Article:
Here's How to Fix Your Coke-Fried Brain
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Here’s How to Fix Your Coke-Fried Brain

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If you’ve snorted too much coke over the years, chances are your dopamine receptors are all screwed up (and maybe your septum is shot, too). This can lead to an inability to have healthy emotional reactions to the good, the bad and the repulsive in life—you become completely flat. The good news is there may be a cure for this kind of brain damage, although you’d have to be willing to have your skull sawed open.

Coke Blows

Cocaine affects the pleasure center of the brain, scientifically known as the nucleus accumbens, which plays a starring role in addiction. Within the pleasure center are a bunch of circuits that run on dopamine, and because coke spikes dopamine levels, these circuits go apeshit when you snort (or freebase). As a result, cognition, planning, emotion and context disappear in a chronic user.

Researchers at the University of Geneva have been obsessing over this circuitry in the nucleus accumbens for years. Neuroscientist Christian Luscher believed Deep Brain Stimulation (DBS)—also known as a brain pacemaker—might help addicts regain their marbles. No, it’s not the same as electroconvulsive therapy (ECT), although docs sometimes use it for depression.

Bionic Brains

Traditionally, DBS is used to treat Parkinson’s disease and epilepsy. But this anti-epileptic treatment is far more invasive than popping a pill. First, the docs have to drill through your skull, then they implant electrodes in your brain that send electronic pulses to alter your neuroactivity, and then they stretch a wire beneath your skin from the electrodes to an implanted pulse generator (IPG), which controls the electrical pulses. The IPG gets shoved down in the tissue near your collar bone, and sometimes the abdomen.

No, it’s not sci-fi, but it’s pretty close.

High Mice

Luscher, who held the reins of a recent study to test out this electronic therapy, found DBS won’t help with cocaine addiction on its own. For years he’s been trying to reconfigure coked-up brains of mice using the technique, convinced it could help rewire all those circuits.

At first glance, there was no benefit from the therapy. But after scrutinizing his rodent specimens under a microscope, he realized the electrical pulses fixed the broken synaptic signaling from cocaine use, but unfortunately they also boosted dopamine levels, which screwed everything up. Instead of throwing in the towel, Luscher gave the mice a dopamine-inhibiting drug in tandem with the DBS, and voilà! The effect of the cocaine vanished completely from the little mice brains.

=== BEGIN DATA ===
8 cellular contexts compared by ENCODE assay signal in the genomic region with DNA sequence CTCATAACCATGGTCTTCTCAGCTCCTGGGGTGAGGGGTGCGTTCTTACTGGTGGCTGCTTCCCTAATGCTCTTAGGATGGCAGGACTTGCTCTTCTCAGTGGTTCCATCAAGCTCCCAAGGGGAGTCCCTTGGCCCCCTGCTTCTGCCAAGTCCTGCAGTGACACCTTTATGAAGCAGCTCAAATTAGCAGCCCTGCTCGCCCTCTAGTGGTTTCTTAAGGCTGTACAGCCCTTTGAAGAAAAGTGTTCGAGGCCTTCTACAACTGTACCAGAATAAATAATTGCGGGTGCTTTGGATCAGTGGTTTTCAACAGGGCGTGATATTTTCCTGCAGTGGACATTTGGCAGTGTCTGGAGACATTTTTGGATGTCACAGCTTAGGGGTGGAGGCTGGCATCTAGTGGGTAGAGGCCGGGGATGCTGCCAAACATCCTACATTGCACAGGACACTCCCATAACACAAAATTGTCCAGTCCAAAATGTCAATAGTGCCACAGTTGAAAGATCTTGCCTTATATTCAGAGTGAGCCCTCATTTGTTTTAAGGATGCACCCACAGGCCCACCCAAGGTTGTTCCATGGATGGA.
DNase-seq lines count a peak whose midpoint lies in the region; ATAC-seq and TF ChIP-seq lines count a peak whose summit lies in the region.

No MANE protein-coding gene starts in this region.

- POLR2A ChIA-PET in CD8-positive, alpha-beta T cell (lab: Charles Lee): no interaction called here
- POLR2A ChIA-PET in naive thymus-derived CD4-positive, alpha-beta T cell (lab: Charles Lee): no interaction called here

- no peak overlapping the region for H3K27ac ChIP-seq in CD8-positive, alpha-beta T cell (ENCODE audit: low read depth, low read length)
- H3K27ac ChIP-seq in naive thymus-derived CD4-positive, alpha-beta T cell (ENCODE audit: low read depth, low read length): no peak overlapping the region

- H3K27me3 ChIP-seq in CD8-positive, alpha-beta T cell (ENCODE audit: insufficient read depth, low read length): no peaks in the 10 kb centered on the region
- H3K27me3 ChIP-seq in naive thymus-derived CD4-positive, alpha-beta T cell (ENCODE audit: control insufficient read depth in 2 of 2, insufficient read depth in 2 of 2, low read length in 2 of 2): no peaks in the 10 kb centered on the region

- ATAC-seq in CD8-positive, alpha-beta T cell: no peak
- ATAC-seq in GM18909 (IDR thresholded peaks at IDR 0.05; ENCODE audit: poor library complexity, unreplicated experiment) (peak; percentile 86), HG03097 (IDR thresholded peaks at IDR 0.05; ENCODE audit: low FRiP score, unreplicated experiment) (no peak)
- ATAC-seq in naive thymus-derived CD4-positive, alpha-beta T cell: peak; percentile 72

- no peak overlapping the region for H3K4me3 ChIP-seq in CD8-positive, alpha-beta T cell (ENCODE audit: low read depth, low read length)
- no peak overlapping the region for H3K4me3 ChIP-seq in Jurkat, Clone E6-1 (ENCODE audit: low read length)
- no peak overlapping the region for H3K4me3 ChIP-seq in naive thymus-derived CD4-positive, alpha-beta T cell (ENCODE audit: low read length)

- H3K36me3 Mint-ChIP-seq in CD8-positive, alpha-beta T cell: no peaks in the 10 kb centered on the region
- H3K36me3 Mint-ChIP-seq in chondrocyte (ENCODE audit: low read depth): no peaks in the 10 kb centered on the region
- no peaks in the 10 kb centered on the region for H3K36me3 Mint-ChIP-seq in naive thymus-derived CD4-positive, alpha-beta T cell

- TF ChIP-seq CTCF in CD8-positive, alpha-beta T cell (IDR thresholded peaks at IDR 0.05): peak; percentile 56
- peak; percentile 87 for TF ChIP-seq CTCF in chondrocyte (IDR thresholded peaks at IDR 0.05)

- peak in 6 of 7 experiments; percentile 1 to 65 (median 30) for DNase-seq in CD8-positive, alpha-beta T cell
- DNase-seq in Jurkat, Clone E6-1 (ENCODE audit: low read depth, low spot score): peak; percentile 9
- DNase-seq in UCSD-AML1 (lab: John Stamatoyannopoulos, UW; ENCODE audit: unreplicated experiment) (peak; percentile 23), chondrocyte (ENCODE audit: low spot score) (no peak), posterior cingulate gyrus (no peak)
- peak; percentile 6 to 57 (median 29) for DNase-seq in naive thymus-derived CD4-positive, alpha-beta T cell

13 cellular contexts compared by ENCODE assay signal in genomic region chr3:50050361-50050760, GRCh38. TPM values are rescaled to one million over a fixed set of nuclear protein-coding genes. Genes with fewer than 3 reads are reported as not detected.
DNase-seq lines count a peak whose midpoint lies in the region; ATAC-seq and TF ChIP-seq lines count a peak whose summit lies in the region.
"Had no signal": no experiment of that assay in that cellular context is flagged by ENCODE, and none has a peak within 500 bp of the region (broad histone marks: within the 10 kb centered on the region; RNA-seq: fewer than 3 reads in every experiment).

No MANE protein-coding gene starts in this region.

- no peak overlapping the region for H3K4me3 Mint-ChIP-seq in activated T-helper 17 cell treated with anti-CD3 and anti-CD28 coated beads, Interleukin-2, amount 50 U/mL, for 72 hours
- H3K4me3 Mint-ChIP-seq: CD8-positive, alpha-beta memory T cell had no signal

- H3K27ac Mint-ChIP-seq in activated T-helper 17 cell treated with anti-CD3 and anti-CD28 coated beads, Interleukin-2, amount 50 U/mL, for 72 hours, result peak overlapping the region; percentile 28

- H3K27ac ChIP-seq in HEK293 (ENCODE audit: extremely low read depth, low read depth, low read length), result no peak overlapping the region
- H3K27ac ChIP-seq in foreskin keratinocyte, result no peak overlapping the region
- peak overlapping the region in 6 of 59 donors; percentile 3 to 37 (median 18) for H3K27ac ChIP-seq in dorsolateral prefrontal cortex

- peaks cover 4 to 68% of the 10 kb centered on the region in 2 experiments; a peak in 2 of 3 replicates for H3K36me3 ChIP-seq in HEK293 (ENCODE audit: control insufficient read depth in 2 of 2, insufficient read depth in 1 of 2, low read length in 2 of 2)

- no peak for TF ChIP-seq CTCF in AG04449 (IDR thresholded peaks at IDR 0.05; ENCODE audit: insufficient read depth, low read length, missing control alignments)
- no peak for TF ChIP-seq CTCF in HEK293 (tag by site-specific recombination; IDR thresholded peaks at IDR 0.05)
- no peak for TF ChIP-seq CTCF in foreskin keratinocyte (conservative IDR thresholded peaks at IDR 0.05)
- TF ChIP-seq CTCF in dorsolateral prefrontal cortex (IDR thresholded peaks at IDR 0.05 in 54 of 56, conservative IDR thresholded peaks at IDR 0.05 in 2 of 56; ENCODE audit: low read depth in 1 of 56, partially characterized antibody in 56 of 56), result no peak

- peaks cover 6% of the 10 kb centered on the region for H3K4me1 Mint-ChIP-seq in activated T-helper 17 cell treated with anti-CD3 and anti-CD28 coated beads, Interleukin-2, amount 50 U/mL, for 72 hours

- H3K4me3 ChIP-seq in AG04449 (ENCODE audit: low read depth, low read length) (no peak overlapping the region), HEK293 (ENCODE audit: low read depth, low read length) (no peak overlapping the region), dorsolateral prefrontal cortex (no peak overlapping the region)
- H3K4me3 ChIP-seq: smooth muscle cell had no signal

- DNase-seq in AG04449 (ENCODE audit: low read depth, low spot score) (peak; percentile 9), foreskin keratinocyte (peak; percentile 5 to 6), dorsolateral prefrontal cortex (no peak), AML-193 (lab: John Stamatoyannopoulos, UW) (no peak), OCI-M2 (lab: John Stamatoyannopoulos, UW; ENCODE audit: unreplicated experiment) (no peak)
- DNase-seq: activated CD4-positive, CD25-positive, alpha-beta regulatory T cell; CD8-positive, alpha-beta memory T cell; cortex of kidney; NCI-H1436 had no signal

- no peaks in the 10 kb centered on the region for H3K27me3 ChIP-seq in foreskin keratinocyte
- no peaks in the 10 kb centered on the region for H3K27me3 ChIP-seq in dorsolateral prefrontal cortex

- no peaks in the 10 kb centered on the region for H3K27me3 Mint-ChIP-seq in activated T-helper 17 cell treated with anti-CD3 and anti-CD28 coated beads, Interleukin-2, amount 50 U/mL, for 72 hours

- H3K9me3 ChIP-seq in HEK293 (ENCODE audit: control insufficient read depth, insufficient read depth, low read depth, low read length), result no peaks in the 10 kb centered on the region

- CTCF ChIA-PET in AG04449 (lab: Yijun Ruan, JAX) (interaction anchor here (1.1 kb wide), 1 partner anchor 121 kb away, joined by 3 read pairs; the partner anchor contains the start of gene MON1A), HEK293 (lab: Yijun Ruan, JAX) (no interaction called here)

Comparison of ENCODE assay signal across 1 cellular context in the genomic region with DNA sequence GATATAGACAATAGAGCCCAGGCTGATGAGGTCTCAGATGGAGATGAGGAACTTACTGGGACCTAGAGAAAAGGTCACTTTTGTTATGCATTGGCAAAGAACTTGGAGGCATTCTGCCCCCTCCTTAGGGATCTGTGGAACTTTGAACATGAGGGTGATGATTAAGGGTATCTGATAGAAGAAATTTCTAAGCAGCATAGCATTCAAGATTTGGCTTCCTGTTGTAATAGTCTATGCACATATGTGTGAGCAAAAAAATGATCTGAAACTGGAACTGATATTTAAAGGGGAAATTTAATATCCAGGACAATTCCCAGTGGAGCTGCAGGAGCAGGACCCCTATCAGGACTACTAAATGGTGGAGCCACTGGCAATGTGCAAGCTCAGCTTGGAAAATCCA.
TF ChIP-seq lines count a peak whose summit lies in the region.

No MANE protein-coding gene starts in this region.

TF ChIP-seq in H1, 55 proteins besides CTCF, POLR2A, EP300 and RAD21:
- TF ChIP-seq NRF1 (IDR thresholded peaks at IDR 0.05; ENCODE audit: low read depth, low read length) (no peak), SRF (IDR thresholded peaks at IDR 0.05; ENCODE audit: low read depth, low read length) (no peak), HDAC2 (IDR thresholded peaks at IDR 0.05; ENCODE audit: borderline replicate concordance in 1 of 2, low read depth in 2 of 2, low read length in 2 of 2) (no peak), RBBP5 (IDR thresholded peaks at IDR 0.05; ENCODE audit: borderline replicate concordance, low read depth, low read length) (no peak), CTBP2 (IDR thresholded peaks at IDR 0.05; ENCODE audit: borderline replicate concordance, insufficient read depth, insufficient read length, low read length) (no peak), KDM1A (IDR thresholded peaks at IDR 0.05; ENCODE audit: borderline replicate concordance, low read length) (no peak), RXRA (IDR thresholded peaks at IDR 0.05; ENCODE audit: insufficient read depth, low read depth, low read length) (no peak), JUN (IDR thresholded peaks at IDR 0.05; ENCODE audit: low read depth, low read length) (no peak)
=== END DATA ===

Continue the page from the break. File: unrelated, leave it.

“When we then added a pharmacological substance that would block the effect of the dopamine, then we got the result,” he said. “After one day it’s totally gone, and after one week it’s partially coming back but it’s still very much suppressed.”

The mice weren’t monitored for a long period of time after the study (who knows what they did with them?), so it’s hard to say how effective this treatment will be long-term. Luscher is convinced that the success with the mice will lead to funding and approval for clinical trials with humans in the near future.

“We have FDA approval to implant electrodes,” Luscher said. “The antagonist we used is also FDA approved. So I think all the ingredients could be there and one could try that.”

Worth the Effort?

While the clinical trials in humans don’t even have a start date, it’s pretty nifty that there’s a possibility for science to reverse the damage of chronic cocaine use. Of course, having a bunch of wires and electrodes tangled up in your brain is a bit unnerving—and probably costly—so who knows how effective this will be on a grand scale for treating cocaine-induced brain damage.

I’d give the procedure another 10 years to work out the kinks before going under the knife.

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About Author

Tracy Chabala is a freelance writer for many publications including the LA Times, LA Weekly, Smashd, VICE and Salon. She writes mostly about food, technology and culture, in addition to addiction and mental health. She holds a Master's in Professional Writing from USC and is finishing up her novel.